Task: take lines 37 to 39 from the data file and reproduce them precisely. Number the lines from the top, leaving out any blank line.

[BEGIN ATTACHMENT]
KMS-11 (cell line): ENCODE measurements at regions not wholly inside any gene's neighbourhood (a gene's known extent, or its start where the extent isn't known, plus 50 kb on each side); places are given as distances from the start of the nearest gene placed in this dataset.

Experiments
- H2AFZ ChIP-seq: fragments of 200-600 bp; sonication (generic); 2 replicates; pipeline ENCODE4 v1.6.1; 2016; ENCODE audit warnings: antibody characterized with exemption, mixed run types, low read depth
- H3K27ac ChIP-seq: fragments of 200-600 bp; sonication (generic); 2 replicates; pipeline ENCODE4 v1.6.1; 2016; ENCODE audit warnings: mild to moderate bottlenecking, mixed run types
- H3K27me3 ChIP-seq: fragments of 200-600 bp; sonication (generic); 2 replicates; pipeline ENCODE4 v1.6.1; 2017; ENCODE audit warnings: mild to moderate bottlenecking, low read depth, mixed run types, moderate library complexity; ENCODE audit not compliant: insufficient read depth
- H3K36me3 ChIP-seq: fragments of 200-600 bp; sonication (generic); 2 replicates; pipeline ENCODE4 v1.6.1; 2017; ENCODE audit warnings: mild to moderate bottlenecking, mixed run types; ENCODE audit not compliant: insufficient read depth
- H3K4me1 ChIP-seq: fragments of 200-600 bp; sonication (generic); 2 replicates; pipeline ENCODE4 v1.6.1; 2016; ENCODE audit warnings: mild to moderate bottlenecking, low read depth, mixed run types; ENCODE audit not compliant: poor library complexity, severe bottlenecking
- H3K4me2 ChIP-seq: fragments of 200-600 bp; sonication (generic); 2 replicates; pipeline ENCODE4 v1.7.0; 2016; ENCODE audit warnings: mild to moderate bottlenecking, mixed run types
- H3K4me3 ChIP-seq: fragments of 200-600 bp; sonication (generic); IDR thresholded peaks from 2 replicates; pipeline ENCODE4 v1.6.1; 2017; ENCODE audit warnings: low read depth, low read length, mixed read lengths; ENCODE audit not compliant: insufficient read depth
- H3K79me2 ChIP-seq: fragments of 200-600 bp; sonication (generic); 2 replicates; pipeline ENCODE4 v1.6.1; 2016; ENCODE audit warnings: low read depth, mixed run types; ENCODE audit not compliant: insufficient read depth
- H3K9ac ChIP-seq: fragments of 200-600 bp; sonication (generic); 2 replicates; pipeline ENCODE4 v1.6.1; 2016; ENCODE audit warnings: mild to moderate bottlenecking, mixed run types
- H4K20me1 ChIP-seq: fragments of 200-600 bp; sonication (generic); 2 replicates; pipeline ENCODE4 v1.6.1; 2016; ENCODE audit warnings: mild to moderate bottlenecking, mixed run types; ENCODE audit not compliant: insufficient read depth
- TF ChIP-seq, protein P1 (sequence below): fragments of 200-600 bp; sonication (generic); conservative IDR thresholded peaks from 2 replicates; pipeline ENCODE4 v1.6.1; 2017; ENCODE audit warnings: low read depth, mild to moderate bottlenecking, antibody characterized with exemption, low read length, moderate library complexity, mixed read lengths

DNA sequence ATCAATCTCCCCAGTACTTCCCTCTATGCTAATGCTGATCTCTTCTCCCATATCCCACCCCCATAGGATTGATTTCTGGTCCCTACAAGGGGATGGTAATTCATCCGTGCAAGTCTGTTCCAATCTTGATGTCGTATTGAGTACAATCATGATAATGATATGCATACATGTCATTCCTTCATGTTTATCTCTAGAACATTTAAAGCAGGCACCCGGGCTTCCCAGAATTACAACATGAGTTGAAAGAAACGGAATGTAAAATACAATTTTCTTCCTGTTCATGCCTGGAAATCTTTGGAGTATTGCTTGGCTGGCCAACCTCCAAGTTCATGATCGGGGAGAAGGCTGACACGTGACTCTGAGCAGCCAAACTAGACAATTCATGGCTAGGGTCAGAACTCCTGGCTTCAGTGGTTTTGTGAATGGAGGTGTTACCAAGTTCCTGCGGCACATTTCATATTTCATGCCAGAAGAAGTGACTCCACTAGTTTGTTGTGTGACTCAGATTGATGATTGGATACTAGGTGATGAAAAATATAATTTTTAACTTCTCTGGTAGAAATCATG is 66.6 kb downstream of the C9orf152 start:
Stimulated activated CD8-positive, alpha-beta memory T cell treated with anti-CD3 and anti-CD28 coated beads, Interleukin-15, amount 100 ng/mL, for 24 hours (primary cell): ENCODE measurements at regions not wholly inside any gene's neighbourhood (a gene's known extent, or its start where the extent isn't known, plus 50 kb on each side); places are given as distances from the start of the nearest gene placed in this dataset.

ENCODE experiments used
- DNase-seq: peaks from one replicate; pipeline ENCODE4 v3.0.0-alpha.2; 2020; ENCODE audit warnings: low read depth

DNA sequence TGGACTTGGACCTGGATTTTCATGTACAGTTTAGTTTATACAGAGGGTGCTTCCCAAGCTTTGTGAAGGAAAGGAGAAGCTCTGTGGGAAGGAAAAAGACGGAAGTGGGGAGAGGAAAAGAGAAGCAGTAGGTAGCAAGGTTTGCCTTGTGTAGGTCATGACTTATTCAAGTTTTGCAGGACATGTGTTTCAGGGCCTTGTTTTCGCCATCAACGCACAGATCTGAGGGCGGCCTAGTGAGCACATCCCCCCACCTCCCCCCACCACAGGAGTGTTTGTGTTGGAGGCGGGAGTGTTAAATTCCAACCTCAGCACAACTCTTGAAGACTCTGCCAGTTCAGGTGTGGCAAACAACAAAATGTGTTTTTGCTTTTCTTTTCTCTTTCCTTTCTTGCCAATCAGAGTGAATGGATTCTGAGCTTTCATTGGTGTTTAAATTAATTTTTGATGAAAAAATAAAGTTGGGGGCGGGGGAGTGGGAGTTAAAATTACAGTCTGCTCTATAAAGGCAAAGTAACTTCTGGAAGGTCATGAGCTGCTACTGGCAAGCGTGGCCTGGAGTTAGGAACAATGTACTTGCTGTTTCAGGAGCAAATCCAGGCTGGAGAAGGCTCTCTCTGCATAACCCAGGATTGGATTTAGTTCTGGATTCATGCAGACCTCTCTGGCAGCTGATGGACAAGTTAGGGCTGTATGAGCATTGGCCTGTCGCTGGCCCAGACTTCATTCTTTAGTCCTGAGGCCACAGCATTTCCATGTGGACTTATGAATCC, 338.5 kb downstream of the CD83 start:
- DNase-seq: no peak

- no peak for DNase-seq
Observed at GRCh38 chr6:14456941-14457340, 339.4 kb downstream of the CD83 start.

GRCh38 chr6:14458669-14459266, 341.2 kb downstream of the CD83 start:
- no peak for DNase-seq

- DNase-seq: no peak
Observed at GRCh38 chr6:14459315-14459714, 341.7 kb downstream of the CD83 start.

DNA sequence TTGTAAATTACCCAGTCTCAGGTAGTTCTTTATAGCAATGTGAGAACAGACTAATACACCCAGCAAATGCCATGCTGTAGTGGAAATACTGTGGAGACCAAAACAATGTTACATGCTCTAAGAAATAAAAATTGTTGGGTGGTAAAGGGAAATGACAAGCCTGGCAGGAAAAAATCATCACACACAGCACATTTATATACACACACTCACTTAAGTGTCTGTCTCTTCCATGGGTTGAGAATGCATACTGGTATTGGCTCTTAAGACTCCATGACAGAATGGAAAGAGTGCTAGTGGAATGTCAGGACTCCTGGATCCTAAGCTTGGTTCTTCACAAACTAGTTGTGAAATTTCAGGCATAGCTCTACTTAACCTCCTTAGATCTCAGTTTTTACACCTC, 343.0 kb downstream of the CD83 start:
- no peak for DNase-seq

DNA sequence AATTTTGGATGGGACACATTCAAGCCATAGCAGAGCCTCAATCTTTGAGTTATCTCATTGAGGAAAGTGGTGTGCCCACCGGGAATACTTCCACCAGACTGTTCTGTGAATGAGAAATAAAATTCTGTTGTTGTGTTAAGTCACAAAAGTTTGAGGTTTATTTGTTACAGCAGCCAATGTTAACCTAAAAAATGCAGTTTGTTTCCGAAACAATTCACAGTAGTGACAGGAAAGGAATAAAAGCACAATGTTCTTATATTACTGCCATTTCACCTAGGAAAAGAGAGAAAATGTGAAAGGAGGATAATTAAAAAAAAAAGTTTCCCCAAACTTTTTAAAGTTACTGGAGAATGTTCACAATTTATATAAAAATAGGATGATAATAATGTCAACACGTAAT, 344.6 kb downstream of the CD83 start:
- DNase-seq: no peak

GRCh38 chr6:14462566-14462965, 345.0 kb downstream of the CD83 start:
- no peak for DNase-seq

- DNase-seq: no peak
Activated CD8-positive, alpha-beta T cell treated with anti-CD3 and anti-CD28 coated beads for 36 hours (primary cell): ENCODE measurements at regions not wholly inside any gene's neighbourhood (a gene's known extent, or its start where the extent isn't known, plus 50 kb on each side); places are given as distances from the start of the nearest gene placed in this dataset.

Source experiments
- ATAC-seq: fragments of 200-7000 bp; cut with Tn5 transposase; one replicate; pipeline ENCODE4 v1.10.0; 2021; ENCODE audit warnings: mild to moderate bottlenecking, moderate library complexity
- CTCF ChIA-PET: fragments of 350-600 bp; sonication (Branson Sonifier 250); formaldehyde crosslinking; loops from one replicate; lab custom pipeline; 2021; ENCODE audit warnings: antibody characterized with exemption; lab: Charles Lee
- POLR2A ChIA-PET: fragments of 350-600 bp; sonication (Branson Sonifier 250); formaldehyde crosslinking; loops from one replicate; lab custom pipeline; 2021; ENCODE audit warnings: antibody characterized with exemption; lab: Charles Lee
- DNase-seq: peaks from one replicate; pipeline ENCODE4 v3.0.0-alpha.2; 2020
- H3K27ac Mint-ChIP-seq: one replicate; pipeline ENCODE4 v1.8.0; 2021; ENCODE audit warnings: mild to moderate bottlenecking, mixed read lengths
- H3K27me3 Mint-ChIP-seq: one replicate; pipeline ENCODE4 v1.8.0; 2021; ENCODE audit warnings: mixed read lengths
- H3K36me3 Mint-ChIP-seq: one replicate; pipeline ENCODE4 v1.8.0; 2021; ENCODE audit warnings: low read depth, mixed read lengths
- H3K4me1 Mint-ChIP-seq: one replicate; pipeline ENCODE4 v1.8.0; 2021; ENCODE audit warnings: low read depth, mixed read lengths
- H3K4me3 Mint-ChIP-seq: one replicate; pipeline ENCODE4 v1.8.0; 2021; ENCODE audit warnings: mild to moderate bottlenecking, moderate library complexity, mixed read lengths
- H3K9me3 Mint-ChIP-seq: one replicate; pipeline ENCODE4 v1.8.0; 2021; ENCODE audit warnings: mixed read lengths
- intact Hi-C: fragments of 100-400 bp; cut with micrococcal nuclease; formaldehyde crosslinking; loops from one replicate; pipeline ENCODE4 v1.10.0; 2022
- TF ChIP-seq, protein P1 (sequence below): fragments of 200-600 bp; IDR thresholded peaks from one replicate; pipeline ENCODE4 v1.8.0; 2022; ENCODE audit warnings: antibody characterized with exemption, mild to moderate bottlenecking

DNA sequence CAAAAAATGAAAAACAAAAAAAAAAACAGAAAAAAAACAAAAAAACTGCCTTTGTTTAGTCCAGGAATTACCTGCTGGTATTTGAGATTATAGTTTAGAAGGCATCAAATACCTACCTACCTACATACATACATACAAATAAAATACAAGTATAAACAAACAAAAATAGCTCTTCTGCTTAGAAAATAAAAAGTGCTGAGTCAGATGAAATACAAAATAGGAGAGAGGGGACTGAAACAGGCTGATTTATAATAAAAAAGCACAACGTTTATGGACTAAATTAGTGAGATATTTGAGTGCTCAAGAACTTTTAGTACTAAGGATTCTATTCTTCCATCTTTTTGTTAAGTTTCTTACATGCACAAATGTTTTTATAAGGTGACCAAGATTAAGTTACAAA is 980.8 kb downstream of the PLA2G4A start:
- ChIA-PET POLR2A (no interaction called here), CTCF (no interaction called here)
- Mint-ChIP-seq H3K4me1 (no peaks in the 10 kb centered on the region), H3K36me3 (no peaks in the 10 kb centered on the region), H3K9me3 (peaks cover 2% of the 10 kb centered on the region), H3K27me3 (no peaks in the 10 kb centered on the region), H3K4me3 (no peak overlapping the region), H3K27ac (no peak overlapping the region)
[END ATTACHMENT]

- POLR2A ChIA-PET: fragments of 350-600 bp; sonication (Branson Sonifier 250); formaldehyde crosslinking; loops from one replicate; lab custom pipeline; 2021; ENCODE audit warnings: antibody characterized with exemption; lab: Charles Lee
- DNase-seq: peaks from one replicate; pipeline ENCODE4 v3.0.0-alpha.2; 2020
- H3K27ac Mint-ChIP-seq: one replicate; pipeline ENCODE4 v1.8.0; 2021; ENCODE audit warnings: mild to moderate bottlenecking, mixed read lengths